Fantastic Location, Charming Architecture, Funny Name
Dogtown, while not formally recognized by the City of St Louis as an official neighborhood, is still one of the most popular neighborhoods in the City. Dogtown offers a fantastic location. Bordered roughly by McCausland, Oakland, Macklind and Manchester, the area actually encompasses several smaller but official city neighborhoods including Clayton-Tamm, Hi-Pointe, Franz Park, and Cheltenham
The neighborhood is Literally walking distance to Forest Park, it’s highly walkable to great bars and restaurants and is in close proximity to two of our biggest highways and minutes from Washington University, St Louis University Barnes and Cortex.
But why is Dogtown called Dogtown? That’s a great question and not an easy one to answer.
For years the rumor was that Dogtown got it’s name from the days of the 1904 World’s Fair. During the fair one of the exhibits housed indigenous people of the Philippines. According to the legend, the indigenous people often hunted dogs in the area for rituals and for meals. Horrifying and also…not true. The name “Dogtown” was used in newspaper clippings and other printed material about the area long before the 1904 World’s Fair which debunks that theory.
Another theory, a bit more likely is that Dogtown got it’s name from groups of miners that were displaced when the City bought the land that now is Forest Park. They were forced to the area where they built shacks and had watchdogs to help protect their belongings.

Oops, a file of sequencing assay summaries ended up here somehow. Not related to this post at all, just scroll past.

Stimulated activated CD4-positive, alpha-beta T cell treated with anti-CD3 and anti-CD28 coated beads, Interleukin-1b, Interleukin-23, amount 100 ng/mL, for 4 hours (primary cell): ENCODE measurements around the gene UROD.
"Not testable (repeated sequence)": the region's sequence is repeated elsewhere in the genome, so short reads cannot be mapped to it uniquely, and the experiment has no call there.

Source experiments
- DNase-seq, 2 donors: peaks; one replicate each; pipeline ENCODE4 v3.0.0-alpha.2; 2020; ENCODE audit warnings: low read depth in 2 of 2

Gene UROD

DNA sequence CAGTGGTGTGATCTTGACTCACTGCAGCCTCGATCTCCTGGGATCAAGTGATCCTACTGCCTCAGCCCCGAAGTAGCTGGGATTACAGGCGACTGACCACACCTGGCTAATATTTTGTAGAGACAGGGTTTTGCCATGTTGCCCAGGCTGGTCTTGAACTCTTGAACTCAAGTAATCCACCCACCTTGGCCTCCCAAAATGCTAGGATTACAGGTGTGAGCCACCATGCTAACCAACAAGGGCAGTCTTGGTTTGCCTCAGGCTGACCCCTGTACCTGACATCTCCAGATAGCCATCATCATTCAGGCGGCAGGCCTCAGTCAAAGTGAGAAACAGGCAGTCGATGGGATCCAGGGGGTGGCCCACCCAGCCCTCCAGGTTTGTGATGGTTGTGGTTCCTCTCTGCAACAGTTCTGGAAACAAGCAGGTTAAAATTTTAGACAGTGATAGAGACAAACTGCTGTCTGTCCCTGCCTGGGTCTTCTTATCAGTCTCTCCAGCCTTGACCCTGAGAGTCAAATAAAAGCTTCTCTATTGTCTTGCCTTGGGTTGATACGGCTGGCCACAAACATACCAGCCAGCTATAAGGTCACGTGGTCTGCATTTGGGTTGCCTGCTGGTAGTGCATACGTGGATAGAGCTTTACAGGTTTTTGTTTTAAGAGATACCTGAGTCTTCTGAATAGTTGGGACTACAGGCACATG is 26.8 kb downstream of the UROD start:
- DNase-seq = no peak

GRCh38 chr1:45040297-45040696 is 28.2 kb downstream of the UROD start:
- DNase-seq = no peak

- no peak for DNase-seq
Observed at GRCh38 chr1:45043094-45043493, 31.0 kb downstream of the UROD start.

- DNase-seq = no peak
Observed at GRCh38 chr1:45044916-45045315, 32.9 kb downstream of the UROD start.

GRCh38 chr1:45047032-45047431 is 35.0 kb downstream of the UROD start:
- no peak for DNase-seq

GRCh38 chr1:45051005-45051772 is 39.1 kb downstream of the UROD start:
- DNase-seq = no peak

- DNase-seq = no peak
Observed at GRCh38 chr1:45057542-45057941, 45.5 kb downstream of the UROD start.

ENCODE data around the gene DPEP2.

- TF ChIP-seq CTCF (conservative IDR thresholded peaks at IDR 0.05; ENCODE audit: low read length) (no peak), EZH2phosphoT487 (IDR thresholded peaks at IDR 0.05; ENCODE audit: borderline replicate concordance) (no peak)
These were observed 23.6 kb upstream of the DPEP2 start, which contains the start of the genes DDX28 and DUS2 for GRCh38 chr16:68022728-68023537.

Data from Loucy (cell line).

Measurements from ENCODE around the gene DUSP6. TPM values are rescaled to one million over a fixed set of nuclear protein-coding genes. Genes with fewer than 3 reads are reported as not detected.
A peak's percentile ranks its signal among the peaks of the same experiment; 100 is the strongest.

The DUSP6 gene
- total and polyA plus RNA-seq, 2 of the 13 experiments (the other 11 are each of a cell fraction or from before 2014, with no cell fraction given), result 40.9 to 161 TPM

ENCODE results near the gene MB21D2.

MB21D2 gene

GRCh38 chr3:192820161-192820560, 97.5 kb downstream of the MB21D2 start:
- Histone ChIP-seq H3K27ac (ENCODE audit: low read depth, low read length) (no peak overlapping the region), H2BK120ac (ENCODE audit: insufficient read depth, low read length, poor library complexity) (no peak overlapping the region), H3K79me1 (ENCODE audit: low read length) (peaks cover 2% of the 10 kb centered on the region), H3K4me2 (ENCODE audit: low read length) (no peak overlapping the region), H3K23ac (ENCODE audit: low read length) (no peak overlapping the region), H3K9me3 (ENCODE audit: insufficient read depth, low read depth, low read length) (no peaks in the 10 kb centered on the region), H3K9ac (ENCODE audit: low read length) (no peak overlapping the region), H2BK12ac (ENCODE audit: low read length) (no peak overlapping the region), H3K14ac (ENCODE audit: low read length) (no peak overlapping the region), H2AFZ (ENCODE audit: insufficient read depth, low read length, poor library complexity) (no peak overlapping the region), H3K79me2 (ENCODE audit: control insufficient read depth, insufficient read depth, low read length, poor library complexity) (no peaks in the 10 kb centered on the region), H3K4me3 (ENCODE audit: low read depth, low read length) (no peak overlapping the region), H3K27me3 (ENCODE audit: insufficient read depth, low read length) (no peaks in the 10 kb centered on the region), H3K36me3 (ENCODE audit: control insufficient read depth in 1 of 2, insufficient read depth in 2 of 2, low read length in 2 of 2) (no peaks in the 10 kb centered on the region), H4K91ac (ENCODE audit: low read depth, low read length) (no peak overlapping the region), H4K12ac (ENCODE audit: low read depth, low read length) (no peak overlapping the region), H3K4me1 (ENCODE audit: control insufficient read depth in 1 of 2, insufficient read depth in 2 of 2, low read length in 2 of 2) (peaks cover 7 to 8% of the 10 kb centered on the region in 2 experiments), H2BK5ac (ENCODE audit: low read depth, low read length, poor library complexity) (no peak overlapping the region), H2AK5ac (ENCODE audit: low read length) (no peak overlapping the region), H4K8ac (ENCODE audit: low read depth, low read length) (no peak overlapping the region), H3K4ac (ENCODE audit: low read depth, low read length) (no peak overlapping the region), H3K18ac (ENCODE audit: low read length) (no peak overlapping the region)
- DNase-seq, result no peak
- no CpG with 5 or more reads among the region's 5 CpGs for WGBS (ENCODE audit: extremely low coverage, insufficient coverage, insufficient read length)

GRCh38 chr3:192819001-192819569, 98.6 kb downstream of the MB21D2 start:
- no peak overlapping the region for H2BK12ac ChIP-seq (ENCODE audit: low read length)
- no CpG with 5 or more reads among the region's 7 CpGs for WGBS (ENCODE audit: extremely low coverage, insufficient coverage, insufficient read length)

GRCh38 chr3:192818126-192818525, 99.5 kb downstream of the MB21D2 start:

The Architecture of Dogtown
Brick, Stained Glass and Charm
Generally in Dogtown you will find the charming St Louis brick bungalow. The closer you get to Tamm Ave and Oakland the more brick and stained glass. Lovely front porches with bead board ceilings, arched doorways and living rooms with fireplaces (if they haven’t been torn out to make room for wall space).
Kitchens will usually be towards the back of the house. If they were built pre-HVAC days this gave the chef of the house the opportunity to swing a few doors and windows open when needed.As years have gone by some of the smaller brick bungalows have been updated and rehabbed to open up those spaces and modernize the floor plan a bit.
Not everything in Dogtown is the small brick bungalow though. Over the last 10-15 years newer construction has been popular in the area. New builds offer large square footage, two story townhomes and row houses with tuck under garages and modern floor-plans with master suites and open kitchen living room concepts.
there is a common theme with almost all of the homes in Dogtown though and that is smaller yard space. It is a denser community so yards tend to be smaller. Some will have an attached garage or carport but that also takes away from the available space. With Forest Park right across the road and plenty of other green space sprinkled throughout the neighborhood, the smaller yards don’t tend to be an issue with most residents.
What to Eat and What To Do
For you and your Mutt
The dining atmosphere in Dogtown tends to be a bit more relaxed. Local beer, BBQ, and some of St Louis’ best Irish pubs.
One of our favorite places is Tamm Ave Bar on Macklind. Hands down one of the best patios in the City. I say that mostly because as a dog lover it makes my heart happy how dog friendly this place is. Think local beer, great food, fire-pits, bags and lots of dogs. Another current local favorite is Hogtown…local BBQ at it’s best. Heavy Riff Brewery makes an outstanding Brown Ale called Velvet Underbrown. Pair that with their house chili on a cool fall day. You can thank me later.
Dogtown is known city wide as the “Irish” part of town. The annual Ancient Order of Hibernians St Patricks Day parade is a St Louis tradition. Ten’s of thousands of people come from far and wide to be a part of the parade and the all day St Patricks Day festivities. My advice is to come early and leave before you get too cold. If you can get a spot at the bar at Seamus McDaniels, hunker down and down leave your spot.